Speaker 2 (00:02:26) - So we're reaching out and doing it authentically and getting samples and interviews from our clients to the media. And then we follow up with the media until they cover it in an authentic way that helps to build brand awareness.

Speaker 1 (00:02:39) - Yeah. so this is really interesting. So looking at your roster of clients. lot of beauty, a lot of health and wellness, some food and beverage, some lifestyle. so this is, you know, when you have a product that comes to you and they say, well, listen, you know, we're a beauty brand, that in and of itself is not newsworthy, that, you know, hey, we has a company. That's not enough. So how do you help them find that hook and that story?

Speaker 2 (00:03:08) - We help develop the story. So if we have a founder that's coming to us and saying, you know, I have this great new skincare brand. And I started it because I wanted to start a skincare brand. Yeah. We'll say, well, what's your background? How did you get into this? What created the buzz? Like, why did you want to start this story? And once in a while we'll get that founder.

Speaker 2 (00:03:29) - That's like, I just wanted to create a skincare brand. I have no background. I don't know what the ingredients are. I don't, you know, that's happened once in a while. When that happens, it's like, okay, we're going to help you try to build this story. We're going to find a hook to make it interesting, because there are a lot of brands out there that don't really have a story other than somebody wanted to create a CBD product, you know? So, but our job is, is to develop the story. And most of the time there is a founder's story. And we have like a call with the client when we first embark on a campaign and ask all the questions and do a full interview with the founder to find out what really makes the product and the brand stand out. And then we get together as a team, and we create a very compelling backgrounder and email pitch that we send to the media to get it into the right hands to help build the story.

Speaker 2 (00:04:24) - And if we start working on a brand and we're pitching a story and it's not resonating, and the media doesn't want to cover the founder, but the but the founder wants to be covered. Then we go back to the founder and we say, all right, we need more meat. We got to figure this out. We've got to build this story. And so that's what we're here for, is to spin stories and authentic ways to entice the media to cover you, in their own opinion on stories and segments.

Speaker 1 (00:04:50) - Yeah. What would be some examples or maybe clients you've worked with recently and, and kind of the unique story that you had to dig and, and kind of discover, you know. Kind of build. And now you brought that. And that did seem to catch some attention. Yeah.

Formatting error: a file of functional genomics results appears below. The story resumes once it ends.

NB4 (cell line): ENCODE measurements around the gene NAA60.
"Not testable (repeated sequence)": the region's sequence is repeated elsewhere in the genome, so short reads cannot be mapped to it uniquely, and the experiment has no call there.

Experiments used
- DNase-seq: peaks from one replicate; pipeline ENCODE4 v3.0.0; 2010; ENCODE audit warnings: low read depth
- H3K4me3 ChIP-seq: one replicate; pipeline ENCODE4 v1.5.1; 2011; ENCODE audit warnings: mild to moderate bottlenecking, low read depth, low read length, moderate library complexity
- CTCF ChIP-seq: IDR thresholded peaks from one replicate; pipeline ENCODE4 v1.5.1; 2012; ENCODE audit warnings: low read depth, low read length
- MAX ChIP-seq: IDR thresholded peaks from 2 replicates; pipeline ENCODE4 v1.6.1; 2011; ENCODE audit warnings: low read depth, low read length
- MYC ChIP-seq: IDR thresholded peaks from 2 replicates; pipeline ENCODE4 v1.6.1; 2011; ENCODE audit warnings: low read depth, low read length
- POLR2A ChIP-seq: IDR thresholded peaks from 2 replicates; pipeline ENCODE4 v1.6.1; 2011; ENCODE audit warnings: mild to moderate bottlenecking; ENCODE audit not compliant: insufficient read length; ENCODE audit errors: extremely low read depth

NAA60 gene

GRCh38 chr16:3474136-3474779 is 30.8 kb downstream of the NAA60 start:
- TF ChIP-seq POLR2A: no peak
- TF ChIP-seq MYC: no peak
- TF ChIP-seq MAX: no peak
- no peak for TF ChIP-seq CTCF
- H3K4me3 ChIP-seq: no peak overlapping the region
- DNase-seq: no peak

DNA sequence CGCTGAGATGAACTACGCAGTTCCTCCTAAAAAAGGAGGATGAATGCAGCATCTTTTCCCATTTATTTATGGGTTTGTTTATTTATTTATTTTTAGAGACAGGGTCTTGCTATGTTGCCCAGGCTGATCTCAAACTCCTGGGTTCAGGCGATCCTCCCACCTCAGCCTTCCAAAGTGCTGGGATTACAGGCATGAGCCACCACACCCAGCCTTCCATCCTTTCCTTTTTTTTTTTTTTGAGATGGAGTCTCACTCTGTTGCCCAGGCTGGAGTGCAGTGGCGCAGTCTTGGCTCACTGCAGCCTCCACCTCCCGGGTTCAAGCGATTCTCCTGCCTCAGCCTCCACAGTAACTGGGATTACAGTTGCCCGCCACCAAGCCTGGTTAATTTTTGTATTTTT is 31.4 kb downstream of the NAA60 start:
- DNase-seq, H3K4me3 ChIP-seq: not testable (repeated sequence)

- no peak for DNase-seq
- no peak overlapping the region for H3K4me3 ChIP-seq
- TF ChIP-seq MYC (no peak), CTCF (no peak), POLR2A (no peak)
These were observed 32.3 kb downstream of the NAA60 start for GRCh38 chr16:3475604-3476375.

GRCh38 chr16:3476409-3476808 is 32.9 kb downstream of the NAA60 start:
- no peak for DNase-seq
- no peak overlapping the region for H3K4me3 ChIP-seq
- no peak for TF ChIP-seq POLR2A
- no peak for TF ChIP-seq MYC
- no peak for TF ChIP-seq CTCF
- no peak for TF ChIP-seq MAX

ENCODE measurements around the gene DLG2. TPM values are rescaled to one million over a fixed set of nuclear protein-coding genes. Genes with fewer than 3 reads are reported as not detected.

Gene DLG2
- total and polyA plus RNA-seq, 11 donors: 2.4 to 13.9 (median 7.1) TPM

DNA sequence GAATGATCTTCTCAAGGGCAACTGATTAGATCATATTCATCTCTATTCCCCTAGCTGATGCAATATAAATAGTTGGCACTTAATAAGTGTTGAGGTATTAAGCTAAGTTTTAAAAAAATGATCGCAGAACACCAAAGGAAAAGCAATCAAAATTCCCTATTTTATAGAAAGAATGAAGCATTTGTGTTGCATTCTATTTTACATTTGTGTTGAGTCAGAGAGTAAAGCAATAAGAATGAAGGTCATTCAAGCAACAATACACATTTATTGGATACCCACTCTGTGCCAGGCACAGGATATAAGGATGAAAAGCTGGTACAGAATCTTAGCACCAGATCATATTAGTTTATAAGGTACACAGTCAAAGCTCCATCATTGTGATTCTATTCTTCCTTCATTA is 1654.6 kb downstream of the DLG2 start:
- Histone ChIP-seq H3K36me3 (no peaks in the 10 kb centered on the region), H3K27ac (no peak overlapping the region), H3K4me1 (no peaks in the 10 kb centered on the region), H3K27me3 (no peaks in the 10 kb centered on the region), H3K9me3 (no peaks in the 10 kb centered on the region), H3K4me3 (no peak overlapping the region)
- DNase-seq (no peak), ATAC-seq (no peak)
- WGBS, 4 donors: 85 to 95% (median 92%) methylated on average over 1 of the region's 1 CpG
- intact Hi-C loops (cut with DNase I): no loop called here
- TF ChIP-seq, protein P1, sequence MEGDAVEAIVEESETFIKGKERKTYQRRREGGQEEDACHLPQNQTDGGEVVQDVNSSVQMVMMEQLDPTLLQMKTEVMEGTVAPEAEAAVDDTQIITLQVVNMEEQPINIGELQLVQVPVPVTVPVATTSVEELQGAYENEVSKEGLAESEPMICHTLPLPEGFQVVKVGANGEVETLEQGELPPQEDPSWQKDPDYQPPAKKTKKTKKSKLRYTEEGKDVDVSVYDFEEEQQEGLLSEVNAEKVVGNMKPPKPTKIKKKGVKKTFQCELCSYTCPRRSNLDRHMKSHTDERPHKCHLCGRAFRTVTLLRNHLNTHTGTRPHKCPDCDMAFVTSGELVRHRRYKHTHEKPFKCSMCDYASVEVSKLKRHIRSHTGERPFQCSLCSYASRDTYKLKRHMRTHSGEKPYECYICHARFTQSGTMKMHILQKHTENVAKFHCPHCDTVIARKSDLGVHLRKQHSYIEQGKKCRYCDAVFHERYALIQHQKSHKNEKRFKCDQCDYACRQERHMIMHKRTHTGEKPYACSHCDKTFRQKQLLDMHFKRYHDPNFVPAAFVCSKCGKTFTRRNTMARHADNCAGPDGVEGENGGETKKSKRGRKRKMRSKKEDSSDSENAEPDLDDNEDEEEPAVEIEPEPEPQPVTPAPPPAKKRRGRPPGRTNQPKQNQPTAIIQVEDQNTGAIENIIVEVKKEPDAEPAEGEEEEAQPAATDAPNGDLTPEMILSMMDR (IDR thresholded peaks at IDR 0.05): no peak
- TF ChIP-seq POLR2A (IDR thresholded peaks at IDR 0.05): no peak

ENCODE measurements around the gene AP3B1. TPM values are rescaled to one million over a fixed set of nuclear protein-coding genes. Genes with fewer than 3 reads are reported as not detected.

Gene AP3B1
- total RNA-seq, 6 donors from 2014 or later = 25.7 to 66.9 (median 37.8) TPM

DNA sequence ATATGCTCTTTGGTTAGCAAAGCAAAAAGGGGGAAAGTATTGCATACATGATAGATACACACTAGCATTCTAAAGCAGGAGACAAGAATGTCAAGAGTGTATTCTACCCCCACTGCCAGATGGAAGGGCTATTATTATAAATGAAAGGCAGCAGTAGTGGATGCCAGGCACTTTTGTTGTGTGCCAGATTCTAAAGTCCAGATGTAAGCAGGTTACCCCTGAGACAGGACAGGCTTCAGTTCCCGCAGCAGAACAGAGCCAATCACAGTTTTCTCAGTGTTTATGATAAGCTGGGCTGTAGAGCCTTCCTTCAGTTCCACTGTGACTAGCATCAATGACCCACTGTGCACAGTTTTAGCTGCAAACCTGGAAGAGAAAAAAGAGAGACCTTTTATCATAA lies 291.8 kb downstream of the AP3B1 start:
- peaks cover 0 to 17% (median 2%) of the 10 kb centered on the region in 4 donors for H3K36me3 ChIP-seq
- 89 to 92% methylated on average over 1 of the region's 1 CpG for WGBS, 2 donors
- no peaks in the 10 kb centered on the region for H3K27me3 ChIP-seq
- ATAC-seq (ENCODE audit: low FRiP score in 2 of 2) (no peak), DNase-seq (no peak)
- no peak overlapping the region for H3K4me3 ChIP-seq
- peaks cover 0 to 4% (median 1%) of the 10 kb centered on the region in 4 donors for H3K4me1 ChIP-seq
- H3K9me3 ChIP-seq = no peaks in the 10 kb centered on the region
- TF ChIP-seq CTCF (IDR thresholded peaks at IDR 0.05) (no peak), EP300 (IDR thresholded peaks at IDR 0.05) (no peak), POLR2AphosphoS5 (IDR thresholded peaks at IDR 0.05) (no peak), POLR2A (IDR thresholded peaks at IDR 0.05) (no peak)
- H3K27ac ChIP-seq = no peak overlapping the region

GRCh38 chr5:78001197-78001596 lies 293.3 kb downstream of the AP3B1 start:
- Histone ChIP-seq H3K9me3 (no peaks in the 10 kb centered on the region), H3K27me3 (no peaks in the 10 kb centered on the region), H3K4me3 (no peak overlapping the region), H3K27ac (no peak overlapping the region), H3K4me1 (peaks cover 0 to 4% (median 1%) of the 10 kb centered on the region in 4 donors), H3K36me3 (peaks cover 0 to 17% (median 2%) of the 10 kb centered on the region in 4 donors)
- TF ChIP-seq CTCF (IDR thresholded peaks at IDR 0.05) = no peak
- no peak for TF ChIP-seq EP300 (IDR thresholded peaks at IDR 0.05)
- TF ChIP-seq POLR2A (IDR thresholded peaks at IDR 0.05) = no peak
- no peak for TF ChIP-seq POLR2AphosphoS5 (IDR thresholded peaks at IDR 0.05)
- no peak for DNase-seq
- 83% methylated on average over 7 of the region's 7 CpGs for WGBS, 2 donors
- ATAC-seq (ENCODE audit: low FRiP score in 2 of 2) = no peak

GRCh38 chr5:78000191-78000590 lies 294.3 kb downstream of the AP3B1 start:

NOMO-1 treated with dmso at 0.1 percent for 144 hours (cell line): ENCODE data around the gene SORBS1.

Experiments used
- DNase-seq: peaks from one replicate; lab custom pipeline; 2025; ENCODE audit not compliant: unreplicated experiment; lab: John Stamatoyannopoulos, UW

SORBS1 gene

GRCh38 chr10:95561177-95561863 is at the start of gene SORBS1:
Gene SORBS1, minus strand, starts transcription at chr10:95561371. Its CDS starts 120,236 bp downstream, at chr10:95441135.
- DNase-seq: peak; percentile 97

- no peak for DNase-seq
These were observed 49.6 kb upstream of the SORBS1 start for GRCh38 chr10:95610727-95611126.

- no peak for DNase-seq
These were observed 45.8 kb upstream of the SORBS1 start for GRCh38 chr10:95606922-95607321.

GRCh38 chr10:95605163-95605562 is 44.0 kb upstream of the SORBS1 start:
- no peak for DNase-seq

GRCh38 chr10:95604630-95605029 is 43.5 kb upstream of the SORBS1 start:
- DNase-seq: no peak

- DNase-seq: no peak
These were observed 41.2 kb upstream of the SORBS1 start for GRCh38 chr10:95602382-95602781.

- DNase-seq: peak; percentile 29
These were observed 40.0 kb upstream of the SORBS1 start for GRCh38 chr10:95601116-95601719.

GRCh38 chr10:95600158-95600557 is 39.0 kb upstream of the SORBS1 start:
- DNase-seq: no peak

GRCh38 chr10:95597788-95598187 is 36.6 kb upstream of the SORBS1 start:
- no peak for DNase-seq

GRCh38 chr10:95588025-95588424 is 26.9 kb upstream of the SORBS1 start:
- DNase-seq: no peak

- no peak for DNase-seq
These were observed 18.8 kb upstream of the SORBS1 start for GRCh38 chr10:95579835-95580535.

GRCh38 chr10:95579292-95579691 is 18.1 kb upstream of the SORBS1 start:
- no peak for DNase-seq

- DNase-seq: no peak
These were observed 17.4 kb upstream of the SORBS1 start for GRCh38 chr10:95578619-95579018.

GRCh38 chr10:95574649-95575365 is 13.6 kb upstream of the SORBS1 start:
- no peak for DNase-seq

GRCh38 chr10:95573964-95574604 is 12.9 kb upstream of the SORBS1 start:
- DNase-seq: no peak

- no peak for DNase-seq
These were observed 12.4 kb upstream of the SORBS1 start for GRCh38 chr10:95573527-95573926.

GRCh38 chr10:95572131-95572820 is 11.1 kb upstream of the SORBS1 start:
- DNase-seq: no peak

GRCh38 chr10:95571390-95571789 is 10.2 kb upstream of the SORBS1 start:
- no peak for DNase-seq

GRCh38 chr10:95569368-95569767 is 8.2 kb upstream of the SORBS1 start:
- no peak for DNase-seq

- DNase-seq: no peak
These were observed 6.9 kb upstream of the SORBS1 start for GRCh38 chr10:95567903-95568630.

Speaker 2 (00:05:05) - I mean, we've worked on and off for several years now with a brand. it's not in the beauty category, but it's called Kansas City Cattle Company. Casey Cattle Company, and it's a brand of Wagyu beef, that is based in outside of, Kansas City, Missouri.

Speaker 2 (00:05:21) - And, you know, that wasn't enough of the story to sell. But the big story is that it was also founded by a veteran, who was a combat veteran and who after, you know, serving in the military, came back and started this company in honor of his brother in law, who was killed in combat, to remember him and also to do something that he loved, which was to start this company of Wagyu steaks. And it's all employed by veterans, too. And so we took that angle of the veteran owned founder in conjunction with the amazing Wagyu beef. And that's how we got the story and got them and food and wine listed as the best hot dog, for all beef hot dog. And they made about a quarter of $1 million in sales.

Speaker 3 (00:06:08) - Wow. But I think.

Speaker 2 (00:06:10) - If it was just a beef hot dog that was Wagyu and it didn't have the veteran founder behind it. Yeah. It just it's like it's another brand that everybody's trying to be, you know. Yeah.

Speaker 2 (00:06:20) - So even though it was superior, everything tastes amazing. The way that everything is done is like pristine. It's just having that other story behind it is what really helped to sell it. so we work with many entrepreneurs like that where, you know, they have a story, or maybe they'll work with an entrepreneur that we worked with 20 years ago that sold this company to private equity firm, and now he's starting a new company, and we can use the story of his other company and how he sold and built this big brand. And now is an entrepreneur creating something completely different. So we just find different hooks and different ways that interest the media to want to cover the brand. And I would say that the way that we do that is through very, very compelling email pitches and subject lines that we send out and then just continuing to reach out over and over and over again until they remember us. It takes sometimes 4 to 6 times.

Speaker 1 (00:07:15) - Yeah. Well, and that's the thing too, in terms of like being realistic about like, let's say someone, you know, again, my background is in PR, so, you know, this idea that, you know, you can just, you know, launch a company, find some press release, distribution service, and, pay them to pump out a press release.

Speaker 1 (00:07:40) - what's your opinion about the effectiveness of that strategy?